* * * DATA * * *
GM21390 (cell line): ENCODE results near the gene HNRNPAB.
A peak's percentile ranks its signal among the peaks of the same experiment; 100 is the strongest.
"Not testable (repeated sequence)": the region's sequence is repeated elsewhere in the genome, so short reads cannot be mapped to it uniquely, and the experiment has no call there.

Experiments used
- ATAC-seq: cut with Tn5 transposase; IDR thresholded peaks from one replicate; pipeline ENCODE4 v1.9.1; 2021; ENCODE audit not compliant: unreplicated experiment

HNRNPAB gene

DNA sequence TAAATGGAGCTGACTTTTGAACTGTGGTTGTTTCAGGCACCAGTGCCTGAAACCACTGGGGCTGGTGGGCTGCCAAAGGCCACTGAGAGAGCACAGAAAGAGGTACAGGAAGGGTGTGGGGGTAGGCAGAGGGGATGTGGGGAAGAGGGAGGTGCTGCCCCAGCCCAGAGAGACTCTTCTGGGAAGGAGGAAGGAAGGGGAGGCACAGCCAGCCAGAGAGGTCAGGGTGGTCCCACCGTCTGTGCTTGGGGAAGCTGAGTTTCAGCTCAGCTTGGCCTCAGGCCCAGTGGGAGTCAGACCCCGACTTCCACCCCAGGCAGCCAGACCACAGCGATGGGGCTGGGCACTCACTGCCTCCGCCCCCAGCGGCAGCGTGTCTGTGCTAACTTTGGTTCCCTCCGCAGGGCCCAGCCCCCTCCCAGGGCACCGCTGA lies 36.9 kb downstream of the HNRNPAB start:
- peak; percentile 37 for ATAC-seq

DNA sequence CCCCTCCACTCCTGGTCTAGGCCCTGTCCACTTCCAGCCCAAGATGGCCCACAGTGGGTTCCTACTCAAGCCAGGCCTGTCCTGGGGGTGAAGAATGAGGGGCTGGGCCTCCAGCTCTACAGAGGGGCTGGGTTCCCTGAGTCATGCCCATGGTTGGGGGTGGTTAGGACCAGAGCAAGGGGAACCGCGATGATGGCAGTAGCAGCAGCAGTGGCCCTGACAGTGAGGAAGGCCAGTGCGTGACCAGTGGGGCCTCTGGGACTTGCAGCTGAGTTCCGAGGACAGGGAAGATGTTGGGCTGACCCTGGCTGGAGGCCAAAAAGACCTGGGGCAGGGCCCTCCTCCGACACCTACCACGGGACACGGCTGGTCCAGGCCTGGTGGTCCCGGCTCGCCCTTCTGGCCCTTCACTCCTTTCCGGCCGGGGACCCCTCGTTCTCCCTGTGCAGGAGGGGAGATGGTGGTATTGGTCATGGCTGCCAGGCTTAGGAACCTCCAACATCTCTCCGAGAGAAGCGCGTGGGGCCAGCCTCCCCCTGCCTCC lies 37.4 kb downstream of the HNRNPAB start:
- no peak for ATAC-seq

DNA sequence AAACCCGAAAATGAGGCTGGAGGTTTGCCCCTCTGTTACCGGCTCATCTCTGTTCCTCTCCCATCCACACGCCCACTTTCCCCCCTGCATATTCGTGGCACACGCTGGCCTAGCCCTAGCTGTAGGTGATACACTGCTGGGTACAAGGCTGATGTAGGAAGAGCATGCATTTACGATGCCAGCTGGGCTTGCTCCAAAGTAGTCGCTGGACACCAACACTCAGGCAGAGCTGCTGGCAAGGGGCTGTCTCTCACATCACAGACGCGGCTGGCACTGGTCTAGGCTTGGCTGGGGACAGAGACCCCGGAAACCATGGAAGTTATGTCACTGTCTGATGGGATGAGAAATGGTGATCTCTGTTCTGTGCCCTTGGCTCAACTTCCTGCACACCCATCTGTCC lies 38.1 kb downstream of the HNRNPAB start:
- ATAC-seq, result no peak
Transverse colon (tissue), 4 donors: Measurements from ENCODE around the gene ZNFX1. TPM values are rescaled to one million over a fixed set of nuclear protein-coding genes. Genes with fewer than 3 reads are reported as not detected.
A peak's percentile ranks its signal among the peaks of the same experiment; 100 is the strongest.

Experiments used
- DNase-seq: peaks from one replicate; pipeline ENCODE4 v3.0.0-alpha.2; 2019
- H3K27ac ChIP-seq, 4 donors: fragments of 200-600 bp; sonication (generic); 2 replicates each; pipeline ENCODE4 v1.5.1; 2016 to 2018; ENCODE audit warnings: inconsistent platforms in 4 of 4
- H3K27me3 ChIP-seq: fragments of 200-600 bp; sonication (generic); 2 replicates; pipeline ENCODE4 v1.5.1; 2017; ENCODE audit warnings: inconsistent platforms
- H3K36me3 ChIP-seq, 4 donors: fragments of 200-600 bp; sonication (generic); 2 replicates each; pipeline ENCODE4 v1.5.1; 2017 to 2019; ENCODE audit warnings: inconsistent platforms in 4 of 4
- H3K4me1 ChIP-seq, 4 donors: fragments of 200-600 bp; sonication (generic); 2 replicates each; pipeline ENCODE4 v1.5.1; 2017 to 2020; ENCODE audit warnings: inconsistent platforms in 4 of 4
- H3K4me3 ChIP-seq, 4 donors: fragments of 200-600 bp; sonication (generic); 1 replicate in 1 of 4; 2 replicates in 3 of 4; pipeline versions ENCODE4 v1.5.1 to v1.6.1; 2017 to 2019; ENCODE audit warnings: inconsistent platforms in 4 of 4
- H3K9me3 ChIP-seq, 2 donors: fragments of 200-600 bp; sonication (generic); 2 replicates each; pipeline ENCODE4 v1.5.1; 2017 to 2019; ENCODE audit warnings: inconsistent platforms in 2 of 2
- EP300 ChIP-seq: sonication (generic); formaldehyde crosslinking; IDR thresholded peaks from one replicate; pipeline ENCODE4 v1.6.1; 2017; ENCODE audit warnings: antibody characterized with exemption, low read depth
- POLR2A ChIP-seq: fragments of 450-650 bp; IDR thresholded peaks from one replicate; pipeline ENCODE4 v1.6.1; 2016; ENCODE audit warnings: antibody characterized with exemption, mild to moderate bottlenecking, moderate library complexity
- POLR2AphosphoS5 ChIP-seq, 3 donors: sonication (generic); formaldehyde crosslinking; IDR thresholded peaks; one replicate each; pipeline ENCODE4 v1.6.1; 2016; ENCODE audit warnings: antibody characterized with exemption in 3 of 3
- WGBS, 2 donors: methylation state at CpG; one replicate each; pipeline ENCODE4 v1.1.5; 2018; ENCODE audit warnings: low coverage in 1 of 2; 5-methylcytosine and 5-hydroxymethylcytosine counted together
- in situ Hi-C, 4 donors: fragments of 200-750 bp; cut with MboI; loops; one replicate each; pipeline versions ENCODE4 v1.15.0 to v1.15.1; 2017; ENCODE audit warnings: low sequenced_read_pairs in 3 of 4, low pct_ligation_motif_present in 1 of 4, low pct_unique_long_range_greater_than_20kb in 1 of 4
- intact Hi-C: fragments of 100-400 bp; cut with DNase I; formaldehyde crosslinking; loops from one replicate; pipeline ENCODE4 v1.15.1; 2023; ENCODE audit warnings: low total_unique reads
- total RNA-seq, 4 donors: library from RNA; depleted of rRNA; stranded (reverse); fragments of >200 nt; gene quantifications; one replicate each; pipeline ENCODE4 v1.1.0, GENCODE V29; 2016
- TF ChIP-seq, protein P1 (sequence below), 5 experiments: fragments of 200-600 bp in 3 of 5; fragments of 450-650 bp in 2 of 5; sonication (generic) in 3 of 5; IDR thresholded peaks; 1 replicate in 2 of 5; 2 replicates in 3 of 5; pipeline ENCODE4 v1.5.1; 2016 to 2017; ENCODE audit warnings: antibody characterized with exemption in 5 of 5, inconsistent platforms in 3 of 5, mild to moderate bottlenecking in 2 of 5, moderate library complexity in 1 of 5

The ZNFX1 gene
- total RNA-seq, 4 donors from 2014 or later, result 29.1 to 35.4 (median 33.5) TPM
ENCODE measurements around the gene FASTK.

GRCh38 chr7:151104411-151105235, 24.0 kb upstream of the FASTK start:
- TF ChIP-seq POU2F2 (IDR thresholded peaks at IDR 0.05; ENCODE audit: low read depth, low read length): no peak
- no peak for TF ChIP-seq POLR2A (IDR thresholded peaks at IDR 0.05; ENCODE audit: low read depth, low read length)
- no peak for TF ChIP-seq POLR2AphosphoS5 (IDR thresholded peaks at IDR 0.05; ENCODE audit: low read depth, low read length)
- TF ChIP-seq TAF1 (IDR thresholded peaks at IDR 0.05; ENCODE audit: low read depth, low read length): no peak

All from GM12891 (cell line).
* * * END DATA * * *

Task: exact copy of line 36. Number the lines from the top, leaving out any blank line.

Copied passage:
- no peak for TF ChIP-seq POLR2A (IDR thresholded peaks at IDR 0.05; ENCODE audit: low read depth, low read length)